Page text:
Machado's overriding theme is the exploration of his personal spirit and that of the Castilian people through landscape. The landscape can also reflect and inner psychology. It is clear from the title of this collection the importance of the Spanish landscape.
The National character relates to the Spain that exists in so much as it is able to be seen and touched. The very word `campos' in the volumes title is suggestive of this aspect of Machado's approach, since it calls to mind an existant, geographical feature to which one is able to relate. The entire work abounds with sensuous description and evocation of the geography and landscape of Spain created by the frequent employment of adjectives, most notably the use of sensory adjectives of sight, smell and touch. This is demonstrated in the opening verse from `Campos de Soria' (CXIII):
`Es la tierra de Soria árida y fría.
Por las Colinas y las sierras calvas,
Verdes pradillos, ceros cenicientos,
La primavera pasa
Dejando entre las hierbas olorosas
Sus duminutas margaritas blancas.'
This places the reader in recognisable landscape which is brought to life and to some extent made clearer to us by the use of powerful, though by no means overly literary adjectives. Machado is concerned with presenting a picture of the Spanish landscape which is both recognisable and powerful in evoking the simple joys which it represents. Furthermore, Machado relies on what Arthur Terry describes as an `interplay between reality and meditation' in his description of landscape. The existence of reality in the text is created by the use of geographical terms and the use of real names and places such as SOrai and the Duero, while the meditation is found in what such places represent or the emotions they evoke. This can be seen in `Recuerdos' (CXVI) when, looking over the Soria countryside, he thinks not simply of what he sees, but also what they demonstrate. He says:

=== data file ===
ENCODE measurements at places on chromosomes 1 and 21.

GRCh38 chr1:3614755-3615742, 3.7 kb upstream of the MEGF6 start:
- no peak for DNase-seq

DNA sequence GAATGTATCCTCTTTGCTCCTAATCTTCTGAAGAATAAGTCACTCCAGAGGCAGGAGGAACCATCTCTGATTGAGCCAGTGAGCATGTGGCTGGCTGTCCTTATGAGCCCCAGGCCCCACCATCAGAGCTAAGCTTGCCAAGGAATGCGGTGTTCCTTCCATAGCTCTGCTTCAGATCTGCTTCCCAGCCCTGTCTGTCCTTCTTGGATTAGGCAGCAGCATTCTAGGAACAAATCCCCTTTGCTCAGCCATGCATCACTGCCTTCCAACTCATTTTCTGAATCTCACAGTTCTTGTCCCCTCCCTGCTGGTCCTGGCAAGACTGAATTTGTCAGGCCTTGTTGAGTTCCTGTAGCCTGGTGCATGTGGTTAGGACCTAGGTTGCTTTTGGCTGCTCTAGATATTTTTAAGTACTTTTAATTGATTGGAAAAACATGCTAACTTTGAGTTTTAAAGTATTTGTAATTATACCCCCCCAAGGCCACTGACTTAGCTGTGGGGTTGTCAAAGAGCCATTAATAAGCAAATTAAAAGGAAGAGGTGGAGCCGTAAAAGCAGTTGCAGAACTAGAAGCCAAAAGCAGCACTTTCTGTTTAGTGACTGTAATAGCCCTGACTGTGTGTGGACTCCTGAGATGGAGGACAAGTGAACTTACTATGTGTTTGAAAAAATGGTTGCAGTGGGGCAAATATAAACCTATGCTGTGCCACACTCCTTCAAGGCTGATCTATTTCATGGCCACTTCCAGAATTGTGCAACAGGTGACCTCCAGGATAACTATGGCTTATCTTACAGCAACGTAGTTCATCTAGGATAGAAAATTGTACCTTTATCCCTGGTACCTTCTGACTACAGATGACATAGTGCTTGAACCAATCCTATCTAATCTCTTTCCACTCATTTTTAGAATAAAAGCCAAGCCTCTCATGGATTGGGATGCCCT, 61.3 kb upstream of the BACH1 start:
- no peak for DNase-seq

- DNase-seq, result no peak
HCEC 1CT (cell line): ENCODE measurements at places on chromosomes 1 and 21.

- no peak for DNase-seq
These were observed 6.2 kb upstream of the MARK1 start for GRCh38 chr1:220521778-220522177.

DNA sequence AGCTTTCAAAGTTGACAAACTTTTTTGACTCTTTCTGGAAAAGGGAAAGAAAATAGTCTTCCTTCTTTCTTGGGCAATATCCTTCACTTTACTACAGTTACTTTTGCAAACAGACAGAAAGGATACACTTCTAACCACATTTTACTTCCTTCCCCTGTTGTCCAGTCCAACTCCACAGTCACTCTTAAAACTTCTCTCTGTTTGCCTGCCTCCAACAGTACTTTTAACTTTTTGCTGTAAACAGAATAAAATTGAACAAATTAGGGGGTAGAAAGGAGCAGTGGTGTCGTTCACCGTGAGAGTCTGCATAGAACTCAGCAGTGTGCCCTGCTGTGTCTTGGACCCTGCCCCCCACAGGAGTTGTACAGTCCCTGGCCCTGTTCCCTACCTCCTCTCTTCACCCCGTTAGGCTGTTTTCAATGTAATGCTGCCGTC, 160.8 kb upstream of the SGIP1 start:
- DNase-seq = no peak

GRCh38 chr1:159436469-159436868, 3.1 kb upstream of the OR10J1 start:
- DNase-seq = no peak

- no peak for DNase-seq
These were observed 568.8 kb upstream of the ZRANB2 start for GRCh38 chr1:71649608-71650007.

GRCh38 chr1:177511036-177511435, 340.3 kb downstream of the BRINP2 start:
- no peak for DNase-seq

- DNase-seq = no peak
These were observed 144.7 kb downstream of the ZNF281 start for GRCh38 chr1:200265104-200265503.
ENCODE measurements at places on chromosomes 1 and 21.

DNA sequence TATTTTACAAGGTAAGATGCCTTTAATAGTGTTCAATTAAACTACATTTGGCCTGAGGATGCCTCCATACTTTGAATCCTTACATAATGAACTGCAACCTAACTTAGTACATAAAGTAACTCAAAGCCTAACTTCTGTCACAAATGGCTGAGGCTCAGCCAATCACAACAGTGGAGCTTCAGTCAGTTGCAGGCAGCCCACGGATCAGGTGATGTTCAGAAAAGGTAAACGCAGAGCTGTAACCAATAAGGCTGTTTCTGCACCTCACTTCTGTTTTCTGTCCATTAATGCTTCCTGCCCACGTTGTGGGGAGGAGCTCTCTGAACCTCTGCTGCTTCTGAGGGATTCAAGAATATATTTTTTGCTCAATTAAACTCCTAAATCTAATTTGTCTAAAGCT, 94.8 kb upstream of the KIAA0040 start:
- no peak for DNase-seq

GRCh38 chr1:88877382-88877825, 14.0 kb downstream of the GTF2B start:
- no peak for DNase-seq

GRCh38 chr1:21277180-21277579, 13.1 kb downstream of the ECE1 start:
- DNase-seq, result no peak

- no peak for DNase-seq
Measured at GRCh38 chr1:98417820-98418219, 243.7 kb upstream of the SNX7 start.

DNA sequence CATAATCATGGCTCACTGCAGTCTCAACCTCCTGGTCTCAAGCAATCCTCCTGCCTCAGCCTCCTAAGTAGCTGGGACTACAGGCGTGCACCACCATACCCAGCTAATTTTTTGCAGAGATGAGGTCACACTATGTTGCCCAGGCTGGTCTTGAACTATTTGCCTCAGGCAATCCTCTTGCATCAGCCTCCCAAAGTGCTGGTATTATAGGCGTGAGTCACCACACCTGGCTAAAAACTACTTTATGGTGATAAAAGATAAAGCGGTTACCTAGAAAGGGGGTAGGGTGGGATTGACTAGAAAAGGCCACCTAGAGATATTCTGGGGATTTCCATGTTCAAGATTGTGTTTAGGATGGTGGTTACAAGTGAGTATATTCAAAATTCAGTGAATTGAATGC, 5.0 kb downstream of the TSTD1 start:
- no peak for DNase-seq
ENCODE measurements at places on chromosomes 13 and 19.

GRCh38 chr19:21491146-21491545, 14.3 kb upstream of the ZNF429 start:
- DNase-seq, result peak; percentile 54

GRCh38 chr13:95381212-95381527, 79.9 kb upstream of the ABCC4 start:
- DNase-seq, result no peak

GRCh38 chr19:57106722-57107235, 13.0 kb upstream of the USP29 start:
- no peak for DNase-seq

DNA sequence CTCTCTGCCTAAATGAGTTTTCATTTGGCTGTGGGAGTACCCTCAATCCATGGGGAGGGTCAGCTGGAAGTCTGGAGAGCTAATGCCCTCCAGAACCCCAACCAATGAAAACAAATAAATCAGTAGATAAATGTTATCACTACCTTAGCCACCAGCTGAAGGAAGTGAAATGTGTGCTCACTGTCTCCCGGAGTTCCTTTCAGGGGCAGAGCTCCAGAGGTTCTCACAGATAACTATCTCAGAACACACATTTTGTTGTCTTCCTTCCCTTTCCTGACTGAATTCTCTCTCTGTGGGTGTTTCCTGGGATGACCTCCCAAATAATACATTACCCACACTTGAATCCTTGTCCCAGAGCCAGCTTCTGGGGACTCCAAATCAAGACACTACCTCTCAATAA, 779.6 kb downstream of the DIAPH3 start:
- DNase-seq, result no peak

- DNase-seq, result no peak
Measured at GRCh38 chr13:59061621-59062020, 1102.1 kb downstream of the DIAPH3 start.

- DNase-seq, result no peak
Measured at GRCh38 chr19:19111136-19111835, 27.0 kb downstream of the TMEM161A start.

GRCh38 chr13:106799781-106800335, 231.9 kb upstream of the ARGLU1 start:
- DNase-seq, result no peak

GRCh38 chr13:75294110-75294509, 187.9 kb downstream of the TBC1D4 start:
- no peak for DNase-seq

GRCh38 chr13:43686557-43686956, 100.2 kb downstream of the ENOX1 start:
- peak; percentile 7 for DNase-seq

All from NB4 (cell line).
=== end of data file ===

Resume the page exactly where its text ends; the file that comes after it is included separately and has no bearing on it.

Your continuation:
`Y pienso: Primavera, como un escalofrío
irá a cruzar el alto solar del romancero,
ya verdearán de chopos la márgenes del río.'
He does not see spring acting, but rather is able to deduce its presence and effects from the things which he can see.
These evocations of the National character undoubtedly contributes to the romantic approach of Machado's work too, helping to present for optimism, though not necessarily optimism itself. Machado's attitude often moves between despair and temporary hope, very much in keeping with the mood of disillusionment around in Spain at the time he was writing, caused by the loss of Cuba, Spain's last colony, in 1898. The present poverty is contrasted with the past glory, but the very existence of such past glory allows for both pride and hope that it could be restored. Machado makes an effort to demonstrate the potential glory which is attainable once more for Spain. He states that:
`Mi corazón aguarda